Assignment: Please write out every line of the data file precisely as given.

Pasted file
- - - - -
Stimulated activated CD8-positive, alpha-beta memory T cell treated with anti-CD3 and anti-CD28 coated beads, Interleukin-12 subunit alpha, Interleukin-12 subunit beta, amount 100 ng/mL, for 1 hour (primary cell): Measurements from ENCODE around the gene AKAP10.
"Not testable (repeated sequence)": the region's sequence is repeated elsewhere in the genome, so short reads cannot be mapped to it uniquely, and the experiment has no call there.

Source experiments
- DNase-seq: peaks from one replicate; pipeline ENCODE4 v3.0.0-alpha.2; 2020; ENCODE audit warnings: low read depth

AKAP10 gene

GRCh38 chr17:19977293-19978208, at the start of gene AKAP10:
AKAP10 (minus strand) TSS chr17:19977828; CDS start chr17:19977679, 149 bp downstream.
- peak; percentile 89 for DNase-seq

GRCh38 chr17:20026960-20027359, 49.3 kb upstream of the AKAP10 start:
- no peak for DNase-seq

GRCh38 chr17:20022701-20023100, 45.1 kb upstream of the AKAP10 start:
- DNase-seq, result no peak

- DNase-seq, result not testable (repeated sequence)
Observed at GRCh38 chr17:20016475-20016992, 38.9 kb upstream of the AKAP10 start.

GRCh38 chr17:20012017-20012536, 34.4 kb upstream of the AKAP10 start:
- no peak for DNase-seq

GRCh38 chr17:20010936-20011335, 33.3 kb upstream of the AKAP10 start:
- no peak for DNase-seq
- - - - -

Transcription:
Stimulated activated CD8-positive, alpha-beta memory T cell treated with anti-CD3 and anti-CD28 coated beads, Interleukin-12 subunit alpha, Interleukin-12 subunit beta, amount 100 ng/mL, for 1 hour (primary cell): Measurements from ENCODE around the gene AKAP10.
"Not testable (repeated sequence)": the region's sequence is repeated elsewhere in the genome, so short reads cannot be mapped to it uniquely, and the experiment has no call there.

Source experiments
- DNase-seq: peaks from one replicate; pipeline ENCODE4 v3.0.0-alpha.2; 2020; ENCODE audit warnings: low read depth

AKAP10 gene

GRCh38 chr17:19977293-19978208, at the start of gene AKAP10:
AKAP10 (minus strand) TSS chr17:19977828; CDS start chr17:19977679, 149 bp downstream.
- peak; percentile 89 for DNase-seq

GRCh38 chr17:20026960-20027359, 49.3 kb upstream of the AKAP10 start:
- no peak for DNase-seq

GRCh38 chr17:20022701-20023100, 45.1 kb upstream of the AKAP10 start:
- DNase-seq, result no peak

- DNase-seq, result not testable (repeated sequence)
Observed at GRCh38 chr17:20016475-20016992, 38.9 kb upstream of the AKAP10 start.

GRCh38 chr17:20012017-20012536, 34.4 kb upstream of the AKAP10 start:
- no peak for DNase-seq

GRCh38 chr17:20010936-20011335, 33.3 kb upstream of the AKAP10 start:
- no peak for DNase-seq